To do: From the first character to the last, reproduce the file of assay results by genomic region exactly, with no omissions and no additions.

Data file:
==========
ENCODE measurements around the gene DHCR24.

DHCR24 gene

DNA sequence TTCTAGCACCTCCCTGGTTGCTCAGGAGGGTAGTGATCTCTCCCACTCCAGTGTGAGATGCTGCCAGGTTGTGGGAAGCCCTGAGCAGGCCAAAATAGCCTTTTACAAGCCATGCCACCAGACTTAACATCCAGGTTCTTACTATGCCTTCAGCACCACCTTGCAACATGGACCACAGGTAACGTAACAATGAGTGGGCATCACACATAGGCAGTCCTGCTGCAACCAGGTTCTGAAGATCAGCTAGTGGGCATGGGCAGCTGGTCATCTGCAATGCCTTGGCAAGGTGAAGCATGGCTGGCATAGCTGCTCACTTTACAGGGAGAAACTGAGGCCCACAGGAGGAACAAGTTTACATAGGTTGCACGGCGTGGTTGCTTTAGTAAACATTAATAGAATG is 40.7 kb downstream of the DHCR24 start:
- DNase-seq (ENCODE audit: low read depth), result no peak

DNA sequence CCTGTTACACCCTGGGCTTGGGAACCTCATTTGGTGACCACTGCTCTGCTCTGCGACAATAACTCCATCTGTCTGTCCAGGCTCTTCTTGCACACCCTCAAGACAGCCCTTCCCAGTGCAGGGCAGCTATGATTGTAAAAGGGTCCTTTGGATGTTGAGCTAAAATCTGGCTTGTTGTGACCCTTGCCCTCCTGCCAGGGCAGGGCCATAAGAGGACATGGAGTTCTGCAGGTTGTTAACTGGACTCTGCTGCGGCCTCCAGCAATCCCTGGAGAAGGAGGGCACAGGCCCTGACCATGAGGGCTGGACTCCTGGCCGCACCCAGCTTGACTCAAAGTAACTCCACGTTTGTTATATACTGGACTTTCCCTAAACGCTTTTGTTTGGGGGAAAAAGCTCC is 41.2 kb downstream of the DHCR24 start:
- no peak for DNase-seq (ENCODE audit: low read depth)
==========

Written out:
ENCODE measurements around the gene DHCR24.

DHCR24 gene

DNA sequence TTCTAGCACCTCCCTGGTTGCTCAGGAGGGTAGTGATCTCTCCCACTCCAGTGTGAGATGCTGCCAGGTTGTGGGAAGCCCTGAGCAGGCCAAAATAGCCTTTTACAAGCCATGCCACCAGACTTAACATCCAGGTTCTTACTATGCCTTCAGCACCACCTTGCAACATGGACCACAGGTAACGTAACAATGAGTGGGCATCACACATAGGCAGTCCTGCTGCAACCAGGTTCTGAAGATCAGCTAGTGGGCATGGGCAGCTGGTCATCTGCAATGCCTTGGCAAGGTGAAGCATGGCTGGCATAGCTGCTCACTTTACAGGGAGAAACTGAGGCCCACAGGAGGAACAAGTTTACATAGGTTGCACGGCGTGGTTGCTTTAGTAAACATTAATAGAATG is 40.7 kb downstream of the DHCR24 start:
- DNase-seq (ENCODE audit: low read depth), result no peak

DNA sequence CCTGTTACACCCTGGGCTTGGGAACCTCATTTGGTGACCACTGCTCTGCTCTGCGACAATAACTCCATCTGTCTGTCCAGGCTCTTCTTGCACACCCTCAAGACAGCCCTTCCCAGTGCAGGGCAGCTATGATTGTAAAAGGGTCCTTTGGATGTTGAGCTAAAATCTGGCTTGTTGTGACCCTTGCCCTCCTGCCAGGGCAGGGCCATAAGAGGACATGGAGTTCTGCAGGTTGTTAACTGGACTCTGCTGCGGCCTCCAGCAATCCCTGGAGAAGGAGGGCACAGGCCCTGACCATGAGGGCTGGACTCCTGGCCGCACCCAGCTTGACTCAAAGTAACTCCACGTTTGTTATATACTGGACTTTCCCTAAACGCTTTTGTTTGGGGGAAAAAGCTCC is 41.2 kb downstream of the DHCR24 start:
- no peak for DNase-seq (ENCODE audit: low read depth)